While many, if not most, hedge funds don't actually "hedge", they do promote themselves as un-correlated to the market, thereby theoretically providing investors with less risk. Unfortunately, their performance during market meltdowns demonstrates quite the opposite.
Nearly every market correction or bear market has been accompanied by overall poor returns and often complete wipe-outs of these believed-to-be elite vehicles. Is this asking too much? Possibly, but since most funds charge premium fees, shouldn't investors expect premium performance? Especially during the most volatile and difficult periods?
The month of May, which included a 1,000 point intra-day loss for the Dow Jones Industrial Average, was a perfect test case. Volatility, which had been subdued for a year, suddenly exploded. If there was any time for a hedge fund to strut its stuff, it was last month. How'd they do?
Terribly! May was the worst month for hedge funds since November 2008, according to Hedge Fund Research Inc. (HFR). Virtually every strategy was down. Larger funds managed by SAC Capital, Paulson & Co. and Third Point Management lost between 2.3% and 5.6% in the month, say people familiar with the funds. Their mistakes ranged from concentrated bets on consumer companies to financial-company wagers.
Louis Bacon, who founded Moore Global Investment, had scored annual gains of about 20% on average over the past two decades. His largest fund endured losses of 9.2% in May, way underperforming the average decline of 2.3%, according to HFR's index.
The average hedge fund was up 1.3% for 2010 through May, compared with a 6.4% decline for the big Moore fund.
Eurekahedge, a Singapore-based fund tracker, publishes a series of indices on a monthly basis, measuring the returns of hedge funds by region and investment strategy. Its indices showed hedge funds focusing on Asia (excluding Japan) lost an average of 4.86% during the month of May, pushing total returns for 2010 to minus 3.15%.
Barclay's index of hedge fund returns for May, which encompasses more than 1,300 funds, showed a loss of nearly 3%, nearly wiping out all returns for 2010. The Credit Suisse/Tremont Index revealed a drop of 2.26%.
But money still poured into hedge funds for a second consecutive quarter, making the industry reach $1.66 trillion of assets under management, up from $1.60 trillion in the last quarter of last year, HFR reported. The hedge fund industry reached a record $1.8 trillion under management at the peak of the market in 2007, but the figure is now lower following client withdrawals and the credit and equity losses suffered during the credit crunch.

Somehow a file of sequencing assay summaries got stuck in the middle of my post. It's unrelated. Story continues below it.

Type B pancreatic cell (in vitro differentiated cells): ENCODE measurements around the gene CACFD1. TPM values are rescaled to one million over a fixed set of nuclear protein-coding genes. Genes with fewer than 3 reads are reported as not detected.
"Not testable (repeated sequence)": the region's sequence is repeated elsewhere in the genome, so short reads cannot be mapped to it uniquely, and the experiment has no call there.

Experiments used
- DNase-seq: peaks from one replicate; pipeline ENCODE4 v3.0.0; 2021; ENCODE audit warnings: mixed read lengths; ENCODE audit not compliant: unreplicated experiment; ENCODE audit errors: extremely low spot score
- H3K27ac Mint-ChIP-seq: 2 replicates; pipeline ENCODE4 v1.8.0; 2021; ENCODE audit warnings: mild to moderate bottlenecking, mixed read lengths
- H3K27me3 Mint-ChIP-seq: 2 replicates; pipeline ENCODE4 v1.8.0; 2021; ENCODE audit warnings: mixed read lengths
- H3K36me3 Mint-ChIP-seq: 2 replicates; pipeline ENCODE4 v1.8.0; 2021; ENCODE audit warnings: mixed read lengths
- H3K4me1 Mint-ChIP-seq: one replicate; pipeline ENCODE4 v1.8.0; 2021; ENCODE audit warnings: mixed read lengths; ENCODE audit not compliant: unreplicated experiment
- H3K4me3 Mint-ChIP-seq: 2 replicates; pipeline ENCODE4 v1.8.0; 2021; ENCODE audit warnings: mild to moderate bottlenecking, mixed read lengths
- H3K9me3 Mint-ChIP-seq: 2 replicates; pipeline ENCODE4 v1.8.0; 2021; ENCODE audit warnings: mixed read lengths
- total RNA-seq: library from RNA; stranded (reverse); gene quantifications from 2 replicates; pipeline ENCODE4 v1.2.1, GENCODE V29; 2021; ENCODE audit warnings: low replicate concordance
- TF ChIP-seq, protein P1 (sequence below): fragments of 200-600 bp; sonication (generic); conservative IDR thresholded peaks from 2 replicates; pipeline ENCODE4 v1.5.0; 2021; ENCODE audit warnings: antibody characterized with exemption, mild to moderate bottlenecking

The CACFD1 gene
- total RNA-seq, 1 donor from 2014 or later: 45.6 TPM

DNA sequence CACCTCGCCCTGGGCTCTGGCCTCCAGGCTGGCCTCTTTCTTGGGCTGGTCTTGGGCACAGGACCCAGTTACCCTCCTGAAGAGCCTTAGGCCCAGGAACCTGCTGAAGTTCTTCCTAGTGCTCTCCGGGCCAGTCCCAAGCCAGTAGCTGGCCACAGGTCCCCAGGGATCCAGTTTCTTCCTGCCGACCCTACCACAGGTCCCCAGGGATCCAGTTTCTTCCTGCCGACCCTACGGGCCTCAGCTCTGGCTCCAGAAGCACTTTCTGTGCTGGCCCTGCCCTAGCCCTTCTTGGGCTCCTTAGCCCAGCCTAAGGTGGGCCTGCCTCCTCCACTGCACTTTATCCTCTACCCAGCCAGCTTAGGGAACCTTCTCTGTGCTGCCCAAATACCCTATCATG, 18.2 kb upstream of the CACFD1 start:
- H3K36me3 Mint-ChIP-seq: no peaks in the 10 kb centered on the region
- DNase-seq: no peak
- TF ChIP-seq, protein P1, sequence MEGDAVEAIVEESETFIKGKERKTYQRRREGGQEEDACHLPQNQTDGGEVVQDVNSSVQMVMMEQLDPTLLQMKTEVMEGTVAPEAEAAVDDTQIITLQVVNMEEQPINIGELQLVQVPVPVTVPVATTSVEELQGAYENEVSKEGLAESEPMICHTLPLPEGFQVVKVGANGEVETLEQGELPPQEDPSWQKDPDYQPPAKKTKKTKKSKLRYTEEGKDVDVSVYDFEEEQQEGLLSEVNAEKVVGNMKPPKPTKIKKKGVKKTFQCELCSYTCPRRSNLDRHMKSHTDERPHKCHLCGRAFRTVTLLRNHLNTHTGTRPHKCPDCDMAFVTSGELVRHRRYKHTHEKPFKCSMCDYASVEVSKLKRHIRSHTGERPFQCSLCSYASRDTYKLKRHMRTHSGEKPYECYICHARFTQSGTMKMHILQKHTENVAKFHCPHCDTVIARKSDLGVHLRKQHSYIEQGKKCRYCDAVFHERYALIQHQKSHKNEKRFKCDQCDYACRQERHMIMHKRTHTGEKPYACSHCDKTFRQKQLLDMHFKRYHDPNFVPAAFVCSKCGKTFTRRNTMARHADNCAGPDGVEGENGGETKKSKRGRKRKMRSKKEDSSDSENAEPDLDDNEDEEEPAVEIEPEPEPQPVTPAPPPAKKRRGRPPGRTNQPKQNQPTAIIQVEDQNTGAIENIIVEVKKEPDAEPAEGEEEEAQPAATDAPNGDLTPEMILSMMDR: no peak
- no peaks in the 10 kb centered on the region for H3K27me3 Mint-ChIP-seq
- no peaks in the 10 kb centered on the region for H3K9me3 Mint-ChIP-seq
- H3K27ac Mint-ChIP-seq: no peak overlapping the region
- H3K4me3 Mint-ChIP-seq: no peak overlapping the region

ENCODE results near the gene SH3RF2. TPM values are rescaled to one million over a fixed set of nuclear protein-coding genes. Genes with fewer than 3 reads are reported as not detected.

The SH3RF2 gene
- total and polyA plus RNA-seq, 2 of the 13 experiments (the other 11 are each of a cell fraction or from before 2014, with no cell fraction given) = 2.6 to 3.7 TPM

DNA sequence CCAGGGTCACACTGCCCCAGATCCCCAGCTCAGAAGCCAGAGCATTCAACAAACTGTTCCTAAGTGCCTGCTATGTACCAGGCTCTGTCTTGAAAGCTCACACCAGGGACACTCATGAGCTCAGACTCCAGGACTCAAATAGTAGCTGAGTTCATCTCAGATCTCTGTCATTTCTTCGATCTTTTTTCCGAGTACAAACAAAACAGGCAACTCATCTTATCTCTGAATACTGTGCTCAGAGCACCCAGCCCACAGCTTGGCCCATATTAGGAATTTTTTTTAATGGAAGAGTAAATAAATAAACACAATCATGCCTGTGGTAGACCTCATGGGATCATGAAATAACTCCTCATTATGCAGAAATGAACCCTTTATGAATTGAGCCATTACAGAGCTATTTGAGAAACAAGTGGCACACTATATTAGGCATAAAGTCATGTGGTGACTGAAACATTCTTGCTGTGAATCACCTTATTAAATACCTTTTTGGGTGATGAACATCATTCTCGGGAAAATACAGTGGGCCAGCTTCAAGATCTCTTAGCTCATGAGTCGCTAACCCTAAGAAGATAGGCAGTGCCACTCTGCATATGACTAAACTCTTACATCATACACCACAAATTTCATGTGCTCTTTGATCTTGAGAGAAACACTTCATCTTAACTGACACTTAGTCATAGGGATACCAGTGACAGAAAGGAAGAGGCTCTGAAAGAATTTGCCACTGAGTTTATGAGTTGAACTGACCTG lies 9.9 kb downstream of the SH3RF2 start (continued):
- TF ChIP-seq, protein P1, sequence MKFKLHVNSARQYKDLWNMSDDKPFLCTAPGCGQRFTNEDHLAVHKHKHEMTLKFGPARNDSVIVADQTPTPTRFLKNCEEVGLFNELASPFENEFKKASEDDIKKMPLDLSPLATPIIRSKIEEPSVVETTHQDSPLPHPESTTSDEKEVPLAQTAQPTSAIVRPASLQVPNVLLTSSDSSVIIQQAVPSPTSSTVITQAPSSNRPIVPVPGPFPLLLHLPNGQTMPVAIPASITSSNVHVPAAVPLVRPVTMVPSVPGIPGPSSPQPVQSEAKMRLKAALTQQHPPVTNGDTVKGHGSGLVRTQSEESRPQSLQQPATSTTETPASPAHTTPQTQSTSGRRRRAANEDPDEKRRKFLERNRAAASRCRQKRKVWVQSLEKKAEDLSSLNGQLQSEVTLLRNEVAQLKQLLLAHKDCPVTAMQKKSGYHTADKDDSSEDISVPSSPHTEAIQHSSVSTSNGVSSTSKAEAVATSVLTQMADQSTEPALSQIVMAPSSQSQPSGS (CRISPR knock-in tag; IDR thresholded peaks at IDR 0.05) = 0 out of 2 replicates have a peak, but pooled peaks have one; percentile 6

While hedge funds advertise themselves as sophisticated investors, they are still prone to huge losses which can easily become complete wipe-outs. This is the result of the use of massive leverage in combination with risky trades. Since they make their compensation by taking a portion of gains, but don't always cough up money when they lose, hedge funds are incentivized to roll the dice. Heads I win, tails you lose.
Everyone who still has assets in my fund, please step forward. You, not so fast!
Of course, if they screw up, they are the first to accept responsibility (sarcasm intentional). Goldman Sachs (GS) was sued for $1 billion by Basis Yield Alpha Fund (Master), an Australian hedge fund, claiming that the bank made “misleading statements” in connection with Timberwolf, a complicated mortgage security the bank underwrote in 2007.
A spokesman for GS said: “The lawsuit is a misguided attempt by Basis, a hedge fund that was one of the world’s most experienced CDO investors, to shift its investment losses to Goldman Sachs." Loathe as I am to agree with "Government Sachs", they have a point. How does an entity claiming expertise in CDO's get taken advantage of to the tune of a total loss? Goldman did NOT force them to over-leverage.
A spokesman for GS went further: “At the time of the Timberwolf transaction, Basis specifically stated that it would not place any reliance on Goldman Sachs. Basis is now trying to recoup its losses based on false allegations that it was misled about aspects of the transaction and market conditions.”
Sorry Basis, you can't have it both ways. You either know what you're doing, or you don't. You can't claim to be an expert, sign a "big boy" letter attesting to that and then claim to have been duped.
Of course, if the trade had worked out for you, and GS lost money, you'd have no problem with the "misleading statements". Or, would you give it back to Goldman? Point made.
If you're invested in hedge funds, caveat emptor.
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